The most distant object in our solar system is actually the second red planet

We know the planets close to the sun, and our closest neighbors, but few people know of the other big red hunk of matter orbiting the sun. The most distant known object in the solar system is Sedna, and astronomers hope that it's a sign of things even farther out.

At the center of the solar system is the sun. It took a bit of bother settling that fact, but settle it we did. What's out closest to the edge? Astronomers think that it's the icy Oort Cloud of objects, which keeps sending comets into the inner solar system. But what have they actually seen? About eight billion miles out, they've spotted a planetoid that they've dubbed Sedna. Sedna is 800-1100 miles in diameter, or roughly half the size of the moon. It's so far out that the sun, from a person on Sedna's perspective, would be no larger than a particularly big star - about the size of a pinhead.

Sedna is red, like Mars, which speaks to an interesting composition, but scientists are mainly interested in it because its position might tell us something about the Oort Cloud and the history of life on Earth. The Oort Cloud should be about ten times farther out than Sedna, but Sedna might have started out as material from the cloud. The planetoid, they think, was either nudged inward or conglomerated billions of years ago when a single rogue star swooped distressingly close to the sun. Its gravity would have pulled in some of the materials from the cloud to comparably close orbit, and sent a lot of comets hurtling towards the Earth. The impacts might have set life on Earth back quite some time. Who knows what might have sprung up on Earth if Sedna, and its companions, had stayed out with the Oort.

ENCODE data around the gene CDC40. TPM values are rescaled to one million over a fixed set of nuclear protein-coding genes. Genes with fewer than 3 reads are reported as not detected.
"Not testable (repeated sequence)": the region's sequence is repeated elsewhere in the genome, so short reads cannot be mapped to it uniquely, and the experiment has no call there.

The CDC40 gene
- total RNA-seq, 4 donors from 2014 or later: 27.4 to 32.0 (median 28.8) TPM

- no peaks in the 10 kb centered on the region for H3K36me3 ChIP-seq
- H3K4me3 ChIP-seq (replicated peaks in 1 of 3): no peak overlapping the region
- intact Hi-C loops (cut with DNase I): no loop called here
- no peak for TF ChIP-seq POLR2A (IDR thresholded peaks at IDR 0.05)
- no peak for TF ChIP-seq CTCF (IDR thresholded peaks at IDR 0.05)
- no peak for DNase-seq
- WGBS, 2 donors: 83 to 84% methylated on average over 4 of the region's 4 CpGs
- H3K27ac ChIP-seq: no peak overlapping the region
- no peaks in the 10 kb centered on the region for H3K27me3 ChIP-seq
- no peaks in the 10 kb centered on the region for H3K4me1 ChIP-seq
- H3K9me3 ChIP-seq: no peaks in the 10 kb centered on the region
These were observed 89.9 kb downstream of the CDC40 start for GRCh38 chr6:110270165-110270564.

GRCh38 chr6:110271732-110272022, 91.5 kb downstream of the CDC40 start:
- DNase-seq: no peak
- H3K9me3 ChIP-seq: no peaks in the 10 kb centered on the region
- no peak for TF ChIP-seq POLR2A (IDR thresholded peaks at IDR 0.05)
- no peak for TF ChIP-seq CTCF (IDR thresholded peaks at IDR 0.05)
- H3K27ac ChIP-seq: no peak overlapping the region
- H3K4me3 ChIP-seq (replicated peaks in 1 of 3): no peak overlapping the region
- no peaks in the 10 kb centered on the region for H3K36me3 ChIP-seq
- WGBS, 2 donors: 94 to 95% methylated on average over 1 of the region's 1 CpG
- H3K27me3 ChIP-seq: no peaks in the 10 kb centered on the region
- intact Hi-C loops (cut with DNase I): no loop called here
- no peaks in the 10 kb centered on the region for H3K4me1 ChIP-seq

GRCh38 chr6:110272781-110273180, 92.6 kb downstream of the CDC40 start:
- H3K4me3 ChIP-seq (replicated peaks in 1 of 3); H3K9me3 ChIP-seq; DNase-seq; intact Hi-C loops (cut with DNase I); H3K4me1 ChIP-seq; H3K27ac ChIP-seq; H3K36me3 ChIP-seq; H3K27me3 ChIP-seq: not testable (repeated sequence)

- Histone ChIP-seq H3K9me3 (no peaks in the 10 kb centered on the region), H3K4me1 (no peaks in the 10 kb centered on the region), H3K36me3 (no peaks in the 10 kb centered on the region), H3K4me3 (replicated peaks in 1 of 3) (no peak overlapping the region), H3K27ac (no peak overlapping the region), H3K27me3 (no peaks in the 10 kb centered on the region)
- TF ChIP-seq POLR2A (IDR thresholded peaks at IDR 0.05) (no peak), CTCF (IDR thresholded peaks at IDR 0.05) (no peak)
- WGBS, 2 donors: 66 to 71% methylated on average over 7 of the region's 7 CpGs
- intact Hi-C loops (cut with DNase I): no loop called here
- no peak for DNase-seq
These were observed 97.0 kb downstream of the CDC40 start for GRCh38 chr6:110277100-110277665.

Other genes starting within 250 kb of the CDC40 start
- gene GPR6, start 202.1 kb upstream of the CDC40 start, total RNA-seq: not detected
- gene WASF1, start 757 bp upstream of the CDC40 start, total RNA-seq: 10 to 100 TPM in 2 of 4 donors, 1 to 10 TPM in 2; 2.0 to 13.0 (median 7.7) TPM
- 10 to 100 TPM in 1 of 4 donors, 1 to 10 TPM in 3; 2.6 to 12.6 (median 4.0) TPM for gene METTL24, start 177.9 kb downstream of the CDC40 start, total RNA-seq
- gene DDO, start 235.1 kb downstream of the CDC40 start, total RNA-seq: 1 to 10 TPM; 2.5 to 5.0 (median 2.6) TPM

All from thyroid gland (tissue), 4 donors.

In short, Sedna might have been as cuddly as its namesake. Sedna, in Inuit mythology, got into a fight with her father. He took her out to sea in his kayak, and threw her overboard. She clung to the side, and he chopped off her fingers to dislodge her. Her fingers became seals, walruses, and whales, and she became a mighty, and feared, sea goddess. In many variations of the story she then used the sea to drown her father. In mythology, no one ever decides to hug it out. Then again, very few huggers get planets named after them. It's a trade-off, really.

Image: R. Hurt (SSC-Caltech), JPL-Caltech, NASA

Via Nasa twice.